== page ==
Distinguished Professor Graham Farquhar was awarded the Prime Minister’s Prize for Science in 2015, named Senior Australian of the Year in 2017 and was also the first Australian to win a Kyoto Prize—an equivalent to the Nobel Prize, for his work in plant biophysics and photosynthesis. He has over 300 research publications and is a leading Australian Citation Laureate.
Surprisingly, he is also a classically trained ballet dancer and established the New University Dance Ensemble (NUDE) in 1972. NUDE has evolved over the years to become the Canberra Dance Theatre, of which he is now a patron.
Torn between his love for science and dance, Graham found that living and working in Canberra allowed him to pursue both.
“When I came back to Canberra to start my PhD I became involved in ballet and helped start a group called NUDE—National University Dance Ensemble. So I led this parallel life of dance and environmental biology, and that continued for a long time.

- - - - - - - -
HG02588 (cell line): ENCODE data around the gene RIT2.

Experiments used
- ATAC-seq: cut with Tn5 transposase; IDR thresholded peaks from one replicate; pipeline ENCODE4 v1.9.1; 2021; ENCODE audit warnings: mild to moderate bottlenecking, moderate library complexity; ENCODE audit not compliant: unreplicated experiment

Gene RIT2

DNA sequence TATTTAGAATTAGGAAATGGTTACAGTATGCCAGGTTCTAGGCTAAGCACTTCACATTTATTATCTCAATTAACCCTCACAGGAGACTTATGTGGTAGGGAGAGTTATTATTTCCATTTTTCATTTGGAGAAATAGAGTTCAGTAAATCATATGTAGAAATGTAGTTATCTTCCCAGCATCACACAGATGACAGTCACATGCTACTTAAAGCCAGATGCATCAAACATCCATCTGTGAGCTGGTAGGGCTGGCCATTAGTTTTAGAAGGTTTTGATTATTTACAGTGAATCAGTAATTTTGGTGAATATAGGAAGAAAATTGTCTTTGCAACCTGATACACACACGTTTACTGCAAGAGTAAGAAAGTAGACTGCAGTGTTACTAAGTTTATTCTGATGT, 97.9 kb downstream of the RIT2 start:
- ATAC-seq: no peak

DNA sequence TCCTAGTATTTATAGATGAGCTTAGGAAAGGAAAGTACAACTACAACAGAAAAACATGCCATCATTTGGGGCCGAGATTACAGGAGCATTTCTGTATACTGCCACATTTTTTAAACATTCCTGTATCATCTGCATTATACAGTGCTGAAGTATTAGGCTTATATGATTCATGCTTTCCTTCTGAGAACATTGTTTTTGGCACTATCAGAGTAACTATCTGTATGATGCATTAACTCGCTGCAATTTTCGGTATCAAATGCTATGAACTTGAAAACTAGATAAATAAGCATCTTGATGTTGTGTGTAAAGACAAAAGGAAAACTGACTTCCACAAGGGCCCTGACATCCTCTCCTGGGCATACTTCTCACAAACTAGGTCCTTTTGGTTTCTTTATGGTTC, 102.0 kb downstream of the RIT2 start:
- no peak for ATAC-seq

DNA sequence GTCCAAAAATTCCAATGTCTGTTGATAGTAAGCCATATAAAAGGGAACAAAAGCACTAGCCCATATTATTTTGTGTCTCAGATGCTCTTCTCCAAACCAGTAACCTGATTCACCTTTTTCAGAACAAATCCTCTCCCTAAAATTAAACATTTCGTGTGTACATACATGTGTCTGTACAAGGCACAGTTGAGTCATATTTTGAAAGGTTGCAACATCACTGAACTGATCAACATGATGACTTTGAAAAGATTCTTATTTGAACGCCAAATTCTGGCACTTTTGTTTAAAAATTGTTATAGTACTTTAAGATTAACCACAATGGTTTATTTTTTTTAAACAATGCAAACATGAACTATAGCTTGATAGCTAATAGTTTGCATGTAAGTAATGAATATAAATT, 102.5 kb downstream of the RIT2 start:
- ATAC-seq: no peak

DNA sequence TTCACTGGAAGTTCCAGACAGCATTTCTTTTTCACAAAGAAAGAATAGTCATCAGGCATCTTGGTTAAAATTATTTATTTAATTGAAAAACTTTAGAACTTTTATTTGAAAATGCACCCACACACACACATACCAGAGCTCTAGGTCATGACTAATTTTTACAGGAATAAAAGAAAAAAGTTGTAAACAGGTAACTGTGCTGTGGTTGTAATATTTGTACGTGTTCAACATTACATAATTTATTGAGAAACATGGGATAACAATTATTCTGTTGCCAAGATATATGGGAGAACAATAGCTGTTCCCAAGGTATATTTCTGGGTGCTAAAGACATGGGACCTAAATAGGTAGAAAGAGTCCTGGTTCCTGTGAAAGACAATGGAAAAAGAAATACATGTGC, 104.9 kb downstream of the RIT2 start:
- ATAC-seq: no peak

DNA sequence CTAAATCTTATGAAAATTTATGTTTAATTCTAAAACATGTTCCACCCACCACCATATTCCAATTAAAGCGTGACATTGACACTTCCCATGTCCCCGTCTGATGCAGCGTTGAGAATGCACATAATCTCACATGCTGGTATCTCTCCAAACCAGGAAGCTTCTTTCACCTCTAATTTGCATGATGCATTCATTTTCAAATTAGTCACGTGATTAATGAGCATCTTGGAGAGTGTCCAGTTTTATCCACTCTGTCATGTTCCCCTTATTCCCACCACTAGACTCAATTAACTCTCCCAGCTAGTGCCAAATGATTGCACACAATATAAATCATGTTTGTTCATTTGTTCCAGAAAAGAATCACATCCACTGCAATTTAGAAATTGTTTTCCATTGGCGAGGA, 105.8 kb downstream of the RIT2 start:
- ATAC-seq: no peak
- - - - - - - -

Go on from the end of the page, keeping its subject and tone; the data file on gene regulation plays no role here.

The great advantage of being a researcher in Canberra is that the strong connections between the Australian National University, the CSIRO and the Government open up unique opportunities. As a result, I’ve been able to pursue areas that I feel passionate about including involvement with the International Panel of Climate Change, food security and forestry.
Whilst I work in Canberra, I live just outside in Burra which allows me to enjoy the best of both worlds; the peaceful tranquillity of a rural community, with the cosmopolitan advantages of a big city—including pursuing my love for dance.”